Calculated Risk

Never in the history of the American space programme had a crew been on board for the first launch of a new spacecraft. The Mercury capsules, which carried Al Shepard and John Glenn on their historic ventures into space, had been extensively tested unmanned, as had Gemini and Apollo. The Soviets, too, had never flown a crew without first testing their spacecraft in an unmanned capacity. The risks were just too high. There can be little doubt, therefore, of the heroism and bravery of the first Shuttle crew: Commander John Young and Pilot Bob Crippen.

One astronaut closely involved in the Shuttle's development was Fred Haise, a veteran of the ill-fated Apollo 13 mission. He had been instrumental not only in its aerodynamic testing in the low atmosphere, but also would probably have commanded one of its early missions had he not resigned from NASA in 1979. He saw an unmanned first flight as potentially much trickier than a manned one. "It would have been very difficult to have devised a scheme, in my view, to have flown [the Shuttle] unmanned,'' Haise recalled in a 1999 interview.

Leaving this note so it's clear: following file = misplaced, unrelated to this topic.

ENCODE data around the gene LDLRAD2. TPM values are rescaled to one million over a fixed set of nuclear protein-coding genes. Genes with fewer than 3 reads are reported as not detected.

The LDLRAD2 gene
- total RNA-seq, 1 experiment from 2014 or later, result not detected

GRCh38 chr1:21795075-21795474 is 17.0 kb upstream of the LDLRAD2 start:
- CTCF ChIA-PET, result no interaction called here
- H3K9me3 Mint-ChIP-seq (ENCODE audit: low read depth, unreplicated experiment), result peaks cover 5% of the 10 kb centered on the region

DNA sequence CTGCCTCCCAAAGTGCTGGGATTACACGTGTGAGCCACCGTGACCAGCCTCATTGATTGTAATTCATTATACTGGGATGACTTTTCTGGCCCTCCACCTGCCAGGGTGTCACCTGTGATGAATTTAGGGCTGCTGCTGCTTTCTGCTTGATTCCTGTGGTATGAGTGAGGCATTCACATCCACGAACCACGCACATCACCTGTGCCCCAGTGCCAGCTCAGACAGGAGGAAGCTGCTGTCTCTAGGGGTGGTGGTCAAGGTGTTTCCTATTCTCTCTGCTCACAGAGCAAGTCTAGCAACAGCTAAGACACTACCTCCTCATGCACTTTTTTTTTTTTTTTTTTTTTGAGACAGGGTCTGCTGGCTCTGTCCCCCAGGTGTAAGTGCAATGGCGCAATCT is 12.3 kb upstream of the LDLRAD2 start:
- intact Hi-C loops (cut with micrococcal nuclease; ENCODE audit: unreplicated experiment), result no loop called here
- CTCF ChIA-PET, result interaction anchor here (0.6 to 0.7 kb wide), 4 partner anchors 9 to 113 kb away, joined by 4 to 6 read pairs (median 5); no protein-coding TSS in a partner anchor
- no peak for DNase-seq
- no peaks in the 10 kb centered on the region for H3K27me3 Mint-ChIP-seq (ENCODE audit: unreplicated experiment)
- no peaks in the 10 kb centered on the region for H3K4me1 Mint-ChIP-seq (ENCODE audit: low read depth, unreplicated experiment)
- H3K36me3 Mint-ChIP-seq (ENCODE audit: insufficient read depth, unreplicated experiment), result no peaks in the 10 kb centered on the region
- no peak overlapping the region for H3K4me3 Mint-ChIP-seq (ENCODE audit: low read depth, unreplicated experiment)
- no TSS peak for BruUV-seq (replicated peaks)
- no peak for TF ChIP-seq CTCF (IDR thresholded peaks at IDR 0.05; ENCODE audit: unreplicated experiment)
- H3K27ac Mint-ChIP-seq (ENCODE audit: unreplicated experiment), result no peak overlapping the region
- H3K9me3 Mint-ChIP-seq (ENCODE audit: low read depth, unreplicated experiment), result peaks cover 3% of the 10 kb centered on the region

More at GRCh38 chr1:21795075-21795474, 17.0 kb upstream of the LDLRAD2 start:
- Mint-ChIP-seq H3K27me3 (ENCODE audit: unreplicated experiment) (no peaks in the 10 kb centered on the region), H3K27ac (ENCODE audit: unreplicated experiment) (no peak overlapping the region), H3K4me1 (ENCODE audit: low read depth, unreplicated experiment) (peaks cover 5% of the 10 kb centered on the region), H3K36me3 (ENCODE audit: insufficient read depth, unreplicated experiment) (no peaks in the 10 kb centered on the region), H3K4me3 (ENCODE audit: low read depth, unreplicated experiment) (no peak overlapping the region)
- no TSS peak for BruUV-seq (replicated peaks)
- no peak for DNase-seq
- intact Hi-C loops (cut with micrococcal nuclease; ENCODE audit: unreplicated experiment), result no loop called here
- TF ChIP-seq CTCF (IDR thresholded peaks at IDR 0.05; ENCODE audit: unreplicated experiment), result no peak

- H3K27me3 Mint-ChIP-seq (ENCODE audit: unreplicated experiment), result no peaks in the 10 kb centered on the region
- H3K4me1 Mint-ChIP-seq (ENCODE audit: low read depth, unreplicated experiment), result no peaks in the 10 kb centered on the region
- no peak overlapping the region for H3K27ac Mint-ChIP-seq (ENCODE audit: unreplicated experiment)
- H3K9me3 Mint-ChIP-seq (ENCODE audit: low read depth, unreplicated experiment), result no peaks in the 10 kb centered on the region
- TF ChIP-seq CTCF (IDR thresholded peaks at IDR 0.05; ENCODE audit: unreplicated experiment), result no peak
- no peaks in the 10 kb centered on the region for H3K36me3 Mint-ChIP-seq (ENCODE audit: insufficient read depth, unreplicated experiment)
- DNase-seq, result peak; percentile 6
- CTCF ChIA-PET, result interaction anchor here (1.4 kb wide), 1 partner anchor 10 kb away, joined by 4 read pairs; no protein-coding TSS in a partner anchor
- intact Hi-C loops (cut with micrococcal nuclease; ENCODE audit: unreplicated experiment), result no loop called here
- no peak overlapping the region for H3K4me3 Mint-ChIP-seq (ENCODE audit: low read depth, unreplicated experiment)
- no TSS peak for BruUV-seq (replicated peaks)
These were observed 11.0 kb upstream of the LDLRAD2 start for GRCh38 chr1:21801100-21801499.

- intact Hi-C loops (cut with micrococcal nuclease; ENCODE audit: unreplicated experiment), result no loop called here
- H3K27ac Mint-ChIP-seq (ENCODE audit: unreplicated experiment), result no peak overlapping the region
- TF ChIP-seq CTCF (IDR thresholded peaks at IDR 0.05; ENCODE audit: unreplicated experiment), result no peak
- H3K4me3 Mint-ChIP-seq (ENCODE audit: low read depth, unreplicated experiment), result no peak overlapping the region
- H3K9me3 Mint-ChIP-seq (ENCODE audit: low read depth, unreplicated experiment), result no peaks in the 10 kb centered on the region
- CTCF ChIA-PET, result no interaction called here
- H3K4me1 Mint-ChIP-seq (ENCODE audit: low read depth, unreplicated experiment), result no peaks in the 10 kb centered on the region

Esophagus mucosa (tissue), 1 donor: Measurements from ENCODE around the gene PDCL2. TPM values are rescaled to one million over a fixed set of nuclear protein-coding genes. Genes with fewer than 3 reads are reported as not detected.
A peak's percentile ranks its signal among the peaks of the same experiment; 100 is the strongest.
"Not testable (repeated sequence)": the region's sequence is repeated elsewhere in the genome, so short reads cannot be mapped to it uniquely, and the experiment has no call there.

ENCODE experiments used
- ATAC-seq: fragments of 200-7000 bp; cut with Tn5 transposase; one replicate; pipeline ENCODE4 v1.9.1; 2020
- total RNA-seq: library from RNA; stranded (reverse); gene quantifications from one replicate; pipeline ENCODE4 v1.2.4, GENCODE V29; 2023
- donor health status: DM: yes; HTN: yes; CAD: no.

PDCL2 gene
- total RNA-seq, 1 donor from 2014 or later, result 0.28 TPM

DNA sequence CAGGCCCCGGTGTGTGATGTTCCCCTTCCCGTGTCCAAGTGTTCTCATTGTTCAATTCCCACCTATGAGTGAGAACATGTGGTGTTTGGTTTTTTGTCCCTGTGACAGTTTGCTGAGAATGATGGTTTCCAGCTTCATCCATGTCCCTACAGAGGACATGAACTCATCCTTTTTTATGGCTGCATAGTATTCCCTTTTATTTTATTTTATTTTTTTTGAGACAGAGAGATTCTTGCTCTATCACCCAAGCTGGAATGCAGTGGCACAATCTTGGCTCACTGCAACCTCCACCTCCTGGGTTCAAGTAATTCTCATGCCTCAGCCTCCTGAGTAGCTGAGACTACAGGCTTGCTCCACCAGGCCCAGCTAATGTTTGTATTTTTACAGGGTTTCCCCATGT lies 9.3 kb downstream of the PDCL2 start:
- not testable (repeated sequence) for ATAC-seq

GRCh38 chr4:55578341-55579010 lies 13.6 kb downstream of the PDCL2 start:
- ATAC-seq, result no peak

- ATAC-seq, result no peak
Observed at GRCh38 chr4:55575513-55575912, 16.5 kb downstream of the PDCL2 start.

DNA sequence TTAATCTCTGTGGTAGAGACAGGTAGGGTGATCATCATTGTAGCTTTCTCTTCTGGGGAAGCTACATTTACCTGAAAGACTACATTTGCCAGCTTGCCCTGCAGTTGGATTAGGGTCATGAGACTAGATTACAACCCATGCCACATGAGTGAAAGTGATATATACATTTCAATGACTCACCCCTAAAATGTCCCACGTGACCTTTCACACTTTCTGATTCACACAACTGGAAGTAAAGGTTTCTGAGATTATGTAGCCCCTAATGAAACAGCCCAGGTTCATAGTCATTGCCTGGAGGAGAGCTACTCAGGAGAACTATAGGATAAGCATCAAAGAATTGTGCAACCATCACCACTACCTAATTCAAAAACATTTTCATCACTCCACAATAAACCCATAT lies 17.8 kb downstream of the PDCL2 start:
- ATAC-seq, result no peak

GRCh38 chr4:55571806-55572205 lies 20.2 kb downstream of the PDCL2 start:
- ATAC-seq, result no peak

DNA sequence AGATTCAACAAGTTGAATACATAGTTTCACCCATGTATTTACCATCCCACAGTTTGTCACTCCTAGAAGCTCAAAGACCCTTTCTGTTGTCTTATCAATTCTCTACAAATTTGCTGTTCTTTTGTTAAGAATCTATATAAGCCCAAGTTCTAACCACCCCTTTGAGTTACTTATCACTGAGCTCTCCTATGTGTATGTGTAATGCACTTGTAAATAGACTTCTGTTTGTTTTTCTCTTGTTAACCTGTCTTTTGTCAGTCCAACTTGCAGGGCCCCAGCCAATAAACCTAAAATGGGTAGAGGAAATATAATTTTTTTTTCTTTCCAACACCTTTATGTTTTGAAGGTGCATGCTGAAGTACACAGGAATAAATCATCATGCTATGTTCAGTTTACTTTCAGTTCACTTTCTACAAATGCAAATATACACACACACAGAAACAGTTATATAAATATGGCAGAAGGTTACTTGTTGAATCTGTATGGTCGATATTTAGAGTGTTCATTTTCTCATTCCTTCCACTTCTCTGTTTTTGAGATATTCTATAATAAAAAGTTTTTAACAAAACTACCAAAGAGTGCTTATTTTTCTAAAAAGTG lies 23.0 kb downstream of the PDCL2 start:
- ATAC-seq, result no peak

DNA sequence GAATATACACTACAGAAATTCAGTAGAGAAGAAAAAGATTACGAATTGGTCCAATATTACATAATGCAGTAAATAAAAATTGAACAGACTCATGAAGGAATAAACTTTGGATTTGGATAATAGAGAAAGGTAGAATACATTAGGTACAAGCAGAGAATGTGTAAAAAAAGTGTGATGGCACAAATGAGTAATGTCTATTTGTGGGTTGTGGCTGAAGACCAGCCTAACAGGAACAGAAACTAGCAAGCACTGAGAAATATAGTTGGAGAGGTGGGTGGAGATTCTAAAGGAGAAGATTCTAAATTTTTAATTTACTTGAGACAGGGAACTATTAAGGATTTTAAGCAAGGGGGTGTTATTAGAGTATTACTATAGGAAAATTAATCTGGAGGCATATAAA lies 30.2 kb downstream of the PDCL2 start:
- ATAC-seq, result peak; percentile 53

"I guess you could've used a [communications] link and really had a pilot on a stick on the ground like they have flown some other programmes. But to totally mechanically programme it to do that, and inherent within the vehicle, would have been very difficult. There was initially a planned unmanned flight, [but] it was of great complexity and handling the myriad of potential systems problems [made it hard to automate]. With a crew on board [to] be able to handle the multitude of things that you could work around, inherently made the success potential of a flight a lot greater.''

Others, including NASA's former director of engineering and development, Henry Pohl, were more sceptical about sending the first Shuttle aloft with a crew on board. "I didn't see any need in risking humans and I didn't think humans would be as proficient as automated equipment," he said. "By that time [the late 1970s], we had the know-how and we could build robots or the automated equipment that can detect things long before a human can detect it, and I thought the vehicle was going to be so difficult to land that we really ought to land it with automated equipment.''

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